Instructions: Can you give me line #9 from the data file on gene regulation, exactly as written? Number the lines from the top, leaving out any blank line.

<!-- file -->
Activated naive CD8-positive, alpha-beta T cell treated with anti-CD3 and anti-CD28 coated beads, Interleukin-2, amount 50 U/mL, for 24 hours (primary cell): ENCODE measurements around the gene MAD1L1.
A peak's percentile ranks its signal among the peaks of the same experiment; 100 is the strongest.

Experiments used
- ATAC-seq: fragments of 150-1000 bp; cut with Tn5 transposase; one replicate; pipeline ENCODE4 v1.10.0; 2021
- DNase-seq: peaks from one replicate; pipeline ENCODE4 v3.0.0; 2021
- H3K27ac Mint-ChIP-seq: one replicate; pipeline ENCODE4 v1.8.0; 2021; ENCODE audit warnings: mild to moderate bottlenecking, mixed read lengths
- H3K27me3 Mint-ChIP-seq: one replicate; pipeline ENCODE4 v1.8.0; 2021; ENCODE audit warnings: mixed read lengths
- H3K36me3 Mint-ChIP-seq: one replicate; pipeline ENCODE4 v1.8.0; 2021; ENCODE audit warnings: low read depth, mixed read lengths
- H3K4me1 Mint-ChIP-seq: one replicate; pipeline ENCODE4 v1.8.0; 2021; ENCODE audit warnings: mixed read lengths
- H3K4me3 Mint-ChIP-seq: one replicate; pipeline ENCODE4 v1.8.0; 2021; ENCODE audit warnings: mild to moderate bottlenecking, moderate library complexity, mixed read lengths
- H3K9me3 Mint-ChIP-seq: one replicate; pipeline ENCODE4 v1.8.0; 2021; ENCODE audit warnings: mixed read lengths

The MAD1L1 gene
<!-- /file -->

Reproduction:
- H3K4me1 Mint-ChIP-seq: one replicate; pipeline ENCODE4 v1.8.0; 2021; ENCODE audit warnings: mixed read lengths